Clopton Havers was an English physician who did pioneering research on the microstructure of bone. He is believed to have been the first person to observe and certainly the first to describe what are now called Haversian canals and Sharpey's fibres. Havers was born in Stambourne, the son of Henry Havers, Rector of Stambourne, he studied medicine under Richard Morton, in 1668, attended St Catharine's College, but failed to graduate. Following this, Havers' whereabouts are unknown until 1684, when he was admitted as an extra-licentiate of the College of Physicians of London, which allowed him to practice medicine in limited areas of the country. In 1685, he studied at Utrecht University in the Netherlands, was awarded a degree of "Doctor of Medicine" following presentation of his thesis, entitled De Respiratione in 1685. Havers practiced medicine in London and was interested in osteology, the study of bones, he was admitted a Fellow of the Royal Society on 15 December 1686. His most influential work, Osteologia nova, or some new Observations of the Bones, was the first report of the microscopic structure of bone.
This work was praised by the Italian scientist, Giorgio Baglivi, was published in several editions in Frankfurt and Amsterdam. In February 1700, Havers reported to the Royal Society on a Chinese practice of smallpox inoculation, which involved inhaling dried matter from a smallpox pustule. Havers married daughter of Thomas Fuller, the Rector of Willingale, he was buried at Willingale Doe, Essex. His funeral sermon, dedicated to his widow, was preached by Lilly Butler, minister of St Mary Aldermanbury, was printed in quarto. Osteologia nova, or some new Observations of the Bones, the Parts belonging to them, with the manner of their Accretion and Nutrition. 1691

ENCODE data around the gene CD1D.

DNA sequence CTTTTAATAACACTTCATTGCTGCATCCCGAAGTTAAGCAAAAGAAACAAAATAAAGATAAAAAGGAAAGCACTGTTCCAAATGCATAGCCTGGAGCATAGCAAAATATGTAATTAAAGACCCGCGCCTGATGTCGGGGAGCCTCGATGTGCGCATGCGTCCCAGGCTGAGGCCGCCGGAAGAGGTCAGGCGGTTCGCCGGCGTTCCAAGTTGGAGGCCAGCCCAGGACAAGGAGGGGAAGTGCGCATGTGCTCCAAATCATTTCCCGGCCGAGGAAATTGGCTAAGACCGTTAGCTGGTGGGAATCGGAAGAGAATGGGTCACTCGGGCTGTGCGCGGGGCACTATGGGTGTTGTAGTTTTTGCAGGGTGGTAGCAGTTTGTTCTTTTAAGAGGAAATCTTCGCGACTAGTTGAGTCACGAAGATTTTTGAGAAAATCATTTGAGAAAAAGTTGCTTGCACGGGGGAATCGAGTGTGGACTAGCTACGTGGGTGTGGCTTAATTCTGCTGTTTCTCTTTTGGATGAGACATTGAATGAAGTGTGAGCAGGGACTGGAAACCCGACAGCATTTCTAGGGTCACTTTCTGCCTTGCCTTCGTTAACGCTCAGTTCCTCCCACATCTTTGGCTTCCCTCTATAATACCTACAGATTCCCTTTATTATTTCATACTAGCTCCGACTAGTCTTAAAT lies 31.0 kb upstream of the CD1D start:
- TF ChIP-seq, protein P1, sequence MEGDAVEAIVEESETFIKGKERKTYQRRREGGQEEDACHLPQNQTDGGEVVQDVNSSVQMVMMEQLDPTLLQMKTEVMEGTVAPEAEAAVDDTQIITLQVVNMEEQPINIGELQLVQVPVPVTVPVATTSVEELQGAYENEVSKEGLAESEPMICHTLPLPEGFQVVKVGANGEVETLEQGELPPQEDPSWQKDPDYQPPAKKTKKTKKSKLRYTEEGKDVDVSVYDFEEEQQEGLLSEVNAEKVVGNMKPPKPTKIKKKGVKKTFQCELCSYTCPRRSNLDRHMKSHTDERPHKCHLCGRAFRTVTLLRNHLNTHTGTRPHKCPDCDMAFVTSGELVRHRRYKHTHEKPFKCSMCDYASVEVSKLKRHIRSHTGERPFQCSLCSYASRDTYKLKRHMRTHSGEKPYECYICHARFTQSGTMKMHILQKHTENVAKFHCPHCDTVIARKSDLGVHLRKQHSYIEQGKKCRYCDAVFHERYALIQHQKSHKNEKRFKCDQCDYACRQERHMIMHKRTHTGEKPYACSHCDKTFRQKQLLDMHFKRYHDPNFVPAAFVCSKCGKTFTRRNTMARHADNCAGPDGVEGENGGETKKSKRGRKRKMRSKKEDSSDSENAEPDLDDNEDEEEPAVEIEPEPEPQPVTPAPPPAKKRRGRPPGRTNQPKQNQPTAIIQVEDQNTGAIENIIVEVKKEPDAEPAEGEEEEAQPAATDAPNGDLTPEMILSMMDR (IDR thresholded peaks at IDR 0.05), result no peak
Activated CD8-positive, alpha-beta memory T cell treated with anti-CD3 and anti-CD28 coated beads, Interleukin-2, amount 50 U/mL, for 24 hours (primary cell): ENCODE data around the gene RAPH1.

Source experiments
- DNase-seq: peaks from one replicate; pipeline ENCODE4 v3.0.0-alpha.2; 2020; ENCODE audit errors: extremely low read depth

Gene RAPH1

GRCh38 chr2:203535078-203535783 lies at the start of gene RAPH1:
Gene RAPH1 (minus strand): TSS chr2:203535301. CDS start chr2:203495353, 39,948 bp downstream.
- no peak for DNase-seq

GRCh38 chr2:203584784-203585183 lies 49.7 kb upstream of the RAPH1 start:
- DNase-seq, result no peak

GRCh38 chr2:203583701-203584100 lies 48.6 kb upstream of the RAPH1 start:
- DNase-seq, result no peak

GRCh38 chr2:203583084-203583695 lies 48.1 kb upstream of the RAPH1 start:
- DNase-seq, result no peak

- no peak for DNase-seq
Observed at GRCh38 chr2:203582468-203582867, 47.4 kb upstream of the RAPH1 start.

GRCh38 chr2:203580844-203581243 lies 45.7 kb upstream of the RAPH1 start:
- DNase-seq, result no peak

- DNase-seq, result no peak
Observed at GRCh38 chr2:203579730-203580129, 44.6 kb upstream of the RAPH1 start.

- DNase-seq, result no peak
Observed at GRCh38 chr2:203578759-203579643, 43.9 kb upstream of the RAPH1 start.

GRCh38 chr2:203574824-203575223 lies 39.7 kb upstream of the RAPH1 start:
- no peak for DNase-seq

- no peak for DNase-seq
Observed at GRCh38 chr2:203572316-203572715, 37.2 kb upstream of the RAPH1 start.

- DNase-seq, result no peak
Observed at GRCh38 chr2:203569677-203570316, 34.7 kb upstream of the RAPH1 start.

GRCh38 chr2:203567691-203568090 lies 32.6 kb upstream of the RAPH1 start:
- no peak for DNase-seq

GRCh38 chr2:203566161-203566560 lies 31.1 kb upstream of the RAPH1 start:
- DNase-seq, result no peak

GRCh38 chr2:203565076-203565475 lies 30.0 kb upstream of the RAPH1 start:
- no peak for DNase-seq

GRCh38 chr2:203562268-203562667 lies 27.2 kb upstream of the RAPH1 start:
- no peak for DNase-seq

Boston is the capital and most populous city of the Commonwealth of Massachusetts in the United States. The city proper covers 48 square miles with an estimated population of 685,094 in 2017, making it the most populous city in New England. Boston is the seat of Suffolk County as well, although the county government was disbanded on July 1, 1999; the city is the economic and cultural anchor of a larger metropolitan area known as Greater Boston, a metropolitan statistical area home to a census-estimated 4.8 million people in 2016 and ranking as the tenth-largest such area in the country. As a combined statistical area, this wider commuting region is home to some 8.2 million people, making it the sixth-largest in the United States. Boston is one of the oldest cities in the United States, founded on the Shawmut Peninsula in 1630 by Puritan settlers from England, it was the scene of several key events of the American Revolution, such as the Boston Massacre, the Boston Tea Party, the Battle of Bunker Hill, the Siege of Boston.
Upon gaining U. S. independence from Great Britain, it continued to be an important port and manufacturing hub as well as a center for education and culture. The city has expanded beyond the original peninsula through land reclamation and municipal annexation, its rich history attracts many tourists, with Faneuil Hall alone drawing more than 20 million visitors per year. Boston's many firsts include the United States' first public park, first public or state school and first subway system; the Boston area's many colleges and universities make it an international center of higher education, including law, medicine and business, the city is considered to be a world leader in innovation and entrepreneurship, with nearly 2,000 startups. Boston's economic base includes finance and business services, information technology, government activities. Households in the city claim the highest average rate of philanthropy in the United States; the city has one of the highest costs of living in the United States as it has undergone gentrification, though it remains high on world livability rankings.